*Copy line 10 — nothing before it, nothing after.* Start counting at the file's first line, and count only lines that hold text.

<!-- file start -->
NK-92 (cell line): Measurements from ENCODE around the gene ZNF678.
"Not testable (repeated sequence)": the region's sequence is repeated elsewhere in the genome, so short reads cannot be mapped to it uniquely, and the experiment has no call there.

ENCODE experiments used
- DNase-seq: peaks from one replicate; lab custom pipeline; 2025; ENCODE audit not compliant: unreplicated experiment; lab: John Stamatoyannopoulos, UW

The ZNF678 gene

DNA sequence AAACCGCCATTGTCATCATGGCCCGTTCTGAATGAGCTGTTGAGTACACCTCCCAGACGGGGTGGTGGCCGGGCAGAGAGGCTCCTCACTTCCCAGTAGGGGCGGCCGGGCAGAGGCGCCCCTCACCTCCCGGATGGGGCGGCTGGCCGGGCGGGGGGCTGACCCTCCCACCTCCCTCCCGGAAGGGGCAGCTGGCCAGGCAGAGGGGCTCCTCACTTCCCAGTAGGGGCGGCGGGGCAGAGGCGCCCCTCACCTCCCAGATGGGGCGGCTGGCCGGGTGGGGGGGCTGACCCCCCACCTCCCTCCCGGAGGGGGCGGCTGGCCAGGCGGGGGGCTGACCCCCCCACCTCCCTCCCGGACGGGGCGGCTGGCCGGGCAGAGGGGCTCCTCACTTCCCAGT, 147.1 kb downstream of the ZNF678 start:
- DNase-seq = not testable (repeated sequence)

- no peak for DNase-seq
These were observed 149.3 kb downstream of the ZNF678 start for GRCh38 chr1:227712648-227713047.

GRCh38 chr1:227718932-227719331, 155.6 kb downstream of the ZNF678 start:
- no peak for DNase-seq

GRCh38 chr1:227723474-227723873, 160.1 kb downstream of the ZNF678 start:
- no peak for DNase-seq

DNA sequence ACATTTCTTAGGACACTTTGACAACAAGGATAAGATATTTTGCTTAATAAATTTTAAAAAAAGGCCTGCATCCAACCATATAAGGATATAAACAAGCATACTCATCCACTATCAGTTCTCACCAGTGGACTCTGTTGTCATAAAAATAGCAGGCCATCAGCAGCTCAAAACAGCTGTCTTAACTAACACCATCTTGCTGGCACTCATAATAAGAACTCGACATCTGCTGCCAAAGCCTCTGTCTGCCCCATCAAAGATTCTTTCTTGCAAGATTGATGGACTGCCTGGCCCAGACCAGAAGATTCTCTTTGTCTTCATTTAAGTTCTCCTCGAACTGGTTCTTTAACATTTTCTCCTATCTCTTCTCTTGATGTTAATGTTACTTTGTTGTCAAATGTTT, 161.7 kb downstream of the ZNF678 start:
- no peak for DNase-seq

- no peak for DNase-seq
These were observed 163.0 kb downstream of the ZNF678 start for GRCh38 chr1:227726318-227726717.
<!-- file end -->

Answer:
GRCh38 chr1:227718932-227719331, 155.6 kb downstream of the ZNF678 start: